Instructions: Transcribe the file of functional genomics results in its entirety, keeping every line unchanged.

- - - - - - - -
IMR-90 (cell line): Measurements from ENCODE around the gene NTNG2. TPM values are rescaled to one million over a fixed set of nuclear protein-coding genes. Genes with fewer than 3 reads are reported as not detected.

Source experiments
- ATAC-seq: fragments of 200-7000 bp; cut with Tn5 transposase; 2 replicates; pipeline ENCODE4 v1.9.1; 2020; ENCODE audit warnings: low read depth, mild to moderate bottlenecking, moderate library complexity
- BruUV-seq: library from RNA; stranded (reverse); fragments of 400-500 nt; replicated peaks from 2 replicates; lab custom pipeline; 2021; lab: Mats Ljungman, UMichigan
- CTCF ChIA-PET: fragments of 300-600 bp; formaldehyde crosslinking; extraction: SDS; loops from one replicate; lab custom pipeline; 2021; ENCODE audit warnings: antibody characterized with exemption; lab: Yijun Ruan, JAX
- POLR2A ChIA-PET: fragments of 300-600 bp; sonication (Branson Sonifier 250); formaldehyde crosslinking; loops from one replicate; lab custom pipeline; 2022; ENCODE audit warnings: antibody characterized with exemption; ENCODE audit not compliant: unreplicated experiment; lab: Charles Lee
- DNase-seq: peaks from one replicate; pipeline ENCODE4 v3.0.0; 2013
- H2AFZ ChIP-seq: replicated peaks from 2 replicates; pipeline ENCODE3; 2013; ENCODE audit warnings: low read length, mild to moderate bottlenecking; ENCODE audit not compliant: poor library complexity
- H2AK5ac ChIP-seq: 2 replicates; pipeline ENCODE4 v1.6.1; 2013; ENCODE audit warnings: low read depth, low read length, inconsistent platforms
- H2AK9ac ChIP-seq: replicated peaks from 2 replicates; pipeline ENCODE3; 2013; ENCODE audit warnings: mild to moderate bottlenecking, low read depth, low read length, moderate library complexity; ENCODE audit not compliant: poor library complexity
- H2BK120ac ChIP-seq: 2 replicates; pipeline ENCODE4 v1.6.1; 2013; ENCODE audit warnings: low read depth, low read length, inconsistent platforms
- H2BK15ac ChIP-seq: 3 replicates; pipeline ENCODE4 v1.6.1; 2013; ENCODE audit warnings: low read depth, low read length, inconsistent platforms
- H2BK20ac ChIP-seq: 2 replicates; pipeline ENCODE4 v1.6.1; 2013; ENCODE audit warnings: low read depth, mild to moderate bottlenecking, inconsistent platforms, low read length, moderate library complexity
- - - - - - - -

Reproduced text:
IMR-90 (cell line): Measurements from ENCODE around the gene NTNG2. TPM values are rescaled to one million over a fixed set of nuclear protein-coding genes. Genes with fewer than 3 reads are reported as not detected.

Source experiments
- ATAC-seq: fragments of 200-7000 bp; cut with Tn5 transposase; 2 replicates; pipeline ENCODE4 v1.9.1; 2020; ENCODE audit warnings: low read depth, mild to moderate bottlenecking, moderate library complexity
- BruUV-seq: library from RNA; stranded (reverse); fragments of 400-500 nt; replicated peaks from 2 replicates; lab custom pipeline; 2021; lab: Mats Ljungman, UMichigan
- CTCF ChIA-PET: fragments of 300-600 bp; formaldehyde crosslinking; extraction: SDS; loops from one replicate; lab custom pipeline; 2021; ENCODE audit warnings: antibody characterized with exemption; lab: Yijun Ruan, JAX
- POLR2A ChIA-PET: fragments of 300-600 bp; sonication (Branson Sonifier 250); formaldehyde crosslinking; loops from one replicate; lab custom pipeline; 2022; ENCODE audit warnings: antibody characterized with exemption; ENCODE audit not compliant: unreplicated experiment; lab: Charles Lee
- DNase-seq: peaks from one replicate; pipeline ENCODE4 v3.0.0; 2013
- H2AFZ ChIP-seq: replicated peaks from 2 replicates; pipeline ENCODE3; 2013; ENCODE audit warnings: low read length, mild to moderate bottlenecking; ENCODE audit not compliant: poor library complexity
- H2AK5ac ChIP-seq: 2 replicates; pipeline ENCODE4 v1.6.1; 2013; ENCODE audit warnings: low read depth, low read length, inconsistent platforms
- H2AK9ac ChIP-seq: replicated peaks from 2 replicates; pipeline ENCODE3; 2013; ENCODE audit warnings: mild to moderate bottlenecking, low read depth, low read length, moderate library complexity; ENCODE audit not compliant: poor library complexity
- H2BK120ac ChIP-seq: 2 replicates; pipeline ENCODE4 v1.6.1; 2013; ENCODE audit warnings: low read depth, low read length, inconsistent platforms
- H2BK15ac ChIP-seq: 3 replicates; pipeline ENCODE4 v1.6.1; 2013; ENCODE audit warnings: low read depth, low read length, inconsistent platforms
- H2BK20ac ChIP-seq: 2 replicates; pipeline ENCODE4 v1.6.1; 2013; ENCODE audit warnings: low read depth, mild to moderate bottlenecking, inconsistent platforms, low read length, moderate library complexity